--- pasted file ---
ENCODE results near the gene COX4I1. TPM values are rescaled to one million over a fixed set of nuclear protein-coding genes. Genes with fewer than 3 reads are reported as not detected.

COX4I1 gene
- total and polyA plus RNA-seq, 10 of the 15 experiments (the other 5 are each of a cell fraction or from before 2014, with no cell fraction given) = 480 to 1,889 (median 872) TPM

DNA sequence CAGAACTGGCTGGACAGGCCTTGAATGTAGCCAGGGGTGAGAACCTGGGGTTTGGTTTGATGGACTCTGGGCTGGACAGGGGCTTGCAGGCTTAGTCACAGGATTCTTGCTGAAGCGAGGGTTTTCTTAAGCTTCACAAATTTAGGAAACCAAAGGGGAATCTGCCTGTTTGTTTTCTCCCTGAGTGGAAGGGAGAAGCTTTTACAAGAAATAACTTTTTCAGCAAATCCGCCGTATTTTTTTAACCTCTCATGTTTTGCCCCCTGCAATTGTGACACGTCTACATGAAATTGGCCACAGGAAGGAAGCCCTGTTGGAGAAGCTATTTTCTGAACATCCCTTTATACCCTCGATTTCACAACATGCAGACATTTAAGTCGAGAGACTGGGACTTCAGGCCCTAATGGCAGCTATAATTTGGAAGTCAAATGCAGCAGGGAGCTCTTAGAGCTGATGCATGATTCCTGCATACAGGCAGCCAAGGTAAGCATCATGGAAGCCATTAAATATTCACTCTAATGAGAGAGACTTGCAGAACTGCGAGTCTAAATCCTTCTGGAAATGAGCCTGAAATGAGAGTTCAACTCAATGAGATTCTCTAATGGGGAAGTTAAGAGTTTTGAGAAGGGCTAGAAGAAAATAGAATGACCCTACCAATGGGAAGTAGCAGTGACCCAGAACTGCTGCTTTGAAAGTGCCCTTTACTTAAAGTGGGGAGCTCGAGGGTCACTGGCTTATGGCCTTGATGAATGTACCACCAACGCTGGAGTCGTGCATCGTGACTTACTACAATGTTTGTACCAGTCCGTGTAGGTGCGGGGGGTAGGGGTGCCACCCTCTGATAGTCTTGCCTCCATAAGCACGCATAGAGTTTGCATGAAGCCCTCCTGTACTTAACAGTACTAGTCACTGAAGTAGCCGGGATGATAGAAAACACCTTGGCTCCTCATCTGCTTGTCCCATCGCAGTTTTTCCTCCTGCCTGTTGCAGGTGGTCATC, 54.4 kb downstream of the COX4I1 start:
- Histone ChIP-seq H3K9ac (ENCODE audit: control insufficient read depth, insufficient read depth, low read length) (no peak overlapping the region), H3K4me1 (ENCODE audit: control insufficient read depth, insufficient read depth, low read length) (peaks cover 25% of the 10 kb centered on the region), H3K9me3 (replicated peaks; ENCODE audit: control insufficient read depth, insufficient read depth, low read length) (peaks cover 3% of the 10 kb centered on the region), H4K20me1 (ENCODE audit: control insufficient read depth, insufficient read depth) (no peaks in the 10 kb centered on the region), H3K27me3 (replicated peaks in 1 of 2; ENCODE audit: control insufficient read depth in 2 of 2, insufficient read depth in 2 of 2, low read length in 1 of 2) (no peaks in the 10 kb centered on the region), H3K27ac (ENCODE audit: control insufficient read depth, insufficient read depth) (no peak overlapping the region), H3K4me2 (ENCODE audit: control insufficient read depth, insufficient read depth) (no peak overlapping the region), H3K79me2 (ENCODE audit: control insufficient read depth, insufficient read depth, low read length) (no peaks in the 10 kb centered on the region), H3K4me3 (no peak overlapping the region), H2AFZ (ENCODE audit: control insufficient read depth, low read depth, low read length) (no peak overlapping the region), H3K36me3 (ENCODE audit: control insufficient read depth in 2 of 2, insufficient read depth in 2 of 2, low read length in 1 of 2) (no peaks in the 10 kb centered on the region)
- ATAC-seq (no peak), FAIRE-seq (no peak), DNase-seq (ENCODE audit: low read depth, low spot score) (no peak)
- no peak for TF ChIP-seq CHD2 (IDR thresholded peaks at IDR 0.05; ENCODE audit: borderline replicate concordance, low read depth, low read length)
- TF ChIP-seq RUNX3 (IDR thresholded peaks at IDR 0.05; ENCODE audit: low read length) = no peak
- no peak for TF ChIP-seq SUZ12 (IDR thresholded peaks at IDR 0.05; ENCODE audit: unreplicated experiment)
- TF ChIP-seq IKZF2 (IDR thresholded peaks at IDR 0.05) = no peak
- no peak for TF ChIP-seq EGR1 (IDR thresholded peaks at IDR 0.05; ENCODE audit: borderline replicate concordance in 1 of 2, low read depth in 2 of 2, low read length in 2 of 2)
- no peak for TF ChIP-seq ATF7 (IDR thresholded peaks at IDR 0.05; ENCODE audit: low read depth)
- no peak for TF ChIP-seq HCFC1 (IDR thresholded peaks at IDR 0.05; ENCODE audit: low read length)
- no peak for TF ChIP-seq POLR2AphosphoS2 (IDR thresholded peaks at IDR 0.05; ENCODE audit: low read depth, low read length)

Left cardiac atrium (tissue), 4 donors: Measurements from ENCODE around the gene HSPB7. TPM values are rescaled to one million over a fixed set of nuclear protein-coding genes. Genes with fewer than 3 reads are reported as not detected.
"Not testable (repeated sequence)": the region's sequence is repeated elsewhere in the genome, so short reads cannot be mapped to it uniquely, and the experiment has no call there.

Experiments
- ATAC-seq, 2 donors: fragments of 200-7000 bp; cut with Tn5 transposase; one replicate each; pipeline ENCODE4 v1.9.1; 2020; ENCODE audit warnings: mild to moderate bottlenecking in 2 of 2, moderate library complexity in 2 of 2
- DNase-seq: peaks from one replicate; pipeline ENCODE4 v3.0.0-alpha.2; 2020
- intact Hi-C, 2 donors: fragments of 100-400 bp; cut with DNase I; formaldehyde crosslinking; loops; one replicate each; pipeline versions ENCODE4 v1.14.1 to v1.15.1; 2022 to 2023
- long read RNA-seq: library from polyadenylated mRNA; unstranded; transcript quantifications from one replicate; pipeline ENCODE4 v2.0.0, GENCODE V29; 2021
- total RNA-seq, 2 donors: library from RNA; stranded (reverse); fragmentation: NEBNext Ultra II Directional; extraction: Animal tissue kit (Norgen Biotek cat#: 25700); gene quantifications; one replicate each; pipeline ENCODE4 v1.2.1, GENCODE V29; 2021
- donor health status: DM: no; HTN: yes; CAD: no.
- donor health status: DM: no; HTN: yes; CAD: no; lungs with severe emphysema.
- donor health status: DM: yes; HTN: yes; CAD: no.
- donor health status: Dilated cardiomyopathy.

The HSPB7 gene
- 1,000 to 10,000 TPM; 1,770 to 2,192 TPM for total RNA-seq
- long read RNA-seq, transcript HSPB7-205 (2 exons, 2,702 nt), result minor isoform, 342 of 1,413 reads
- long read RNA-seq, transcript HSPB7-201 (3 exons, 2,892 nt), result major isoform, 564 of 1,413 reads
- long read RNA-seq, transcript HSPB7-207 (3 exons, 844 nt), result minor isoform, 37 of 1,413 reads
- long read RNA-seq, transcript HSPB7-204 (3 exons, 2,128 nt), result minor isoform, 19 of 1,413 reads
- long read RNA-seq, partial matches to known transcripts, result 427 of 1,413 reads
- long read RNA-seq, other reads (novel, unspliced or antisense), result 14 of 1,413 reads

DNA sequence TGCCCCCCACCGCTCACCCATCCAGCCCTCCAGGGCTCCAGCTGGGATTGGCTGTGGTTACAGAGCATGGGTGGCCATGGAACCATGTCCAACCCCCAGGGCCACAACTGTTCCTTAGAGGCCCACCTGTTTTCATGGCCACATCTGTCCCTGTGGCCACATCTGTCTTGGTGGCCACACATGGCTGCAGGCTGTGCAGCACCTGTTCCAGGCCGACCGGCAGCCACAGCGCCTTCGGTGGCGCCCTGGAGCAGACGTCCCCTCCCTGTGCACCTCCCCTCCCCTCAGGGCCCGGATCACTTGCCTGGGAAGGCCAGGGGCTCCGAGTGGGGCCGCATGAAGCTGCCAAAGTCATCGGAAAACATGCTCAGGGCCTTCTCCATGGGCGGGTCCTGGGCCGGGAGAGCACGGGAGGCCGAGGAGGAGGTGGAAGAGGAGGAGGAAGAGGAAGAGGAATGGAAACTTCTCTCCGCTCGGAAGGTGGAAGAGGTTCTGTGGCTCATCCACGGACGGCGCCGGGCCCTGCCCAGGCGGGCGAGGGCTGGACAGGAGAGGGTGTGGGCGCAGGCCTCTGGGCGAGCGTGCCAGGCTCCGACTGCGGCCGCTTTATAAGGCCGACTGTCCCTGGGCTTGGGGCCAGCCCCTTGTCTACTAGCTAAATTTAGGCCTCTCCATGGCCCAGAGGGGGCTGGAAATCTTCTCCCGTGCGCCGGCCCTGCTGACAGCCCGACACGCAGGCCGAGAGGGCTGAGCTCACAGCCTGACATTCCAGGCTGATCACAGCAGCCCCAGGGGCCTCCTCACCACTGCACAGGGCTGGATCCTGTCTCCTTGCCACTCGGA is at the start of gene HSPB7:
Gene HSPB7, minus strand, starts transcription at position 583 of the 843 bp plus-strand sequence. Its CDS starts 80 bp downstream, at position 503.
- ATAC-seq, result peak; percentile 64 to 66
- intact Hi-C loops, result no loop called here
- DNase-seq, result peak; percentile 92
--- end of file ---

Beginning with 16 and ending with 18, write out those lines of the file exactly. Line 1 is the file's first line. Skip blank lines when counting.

"Not testable (repeated sequence)": the region's sequence is repeated elsewhere in the genome, so short reads cannot be mapped to it uniquely, and the experiment has no call there.

Experiments
- ATAC-seq, 2 donors: fragments of 200-7000 bp; cut with Tn5 transposase; one replicate each; pipeline ENCODE4 v1.9.1; 2020; ENCODE audit warnings: mild to moderate bottlenecking in 2 of 2, moderate library complexity in 2 of 2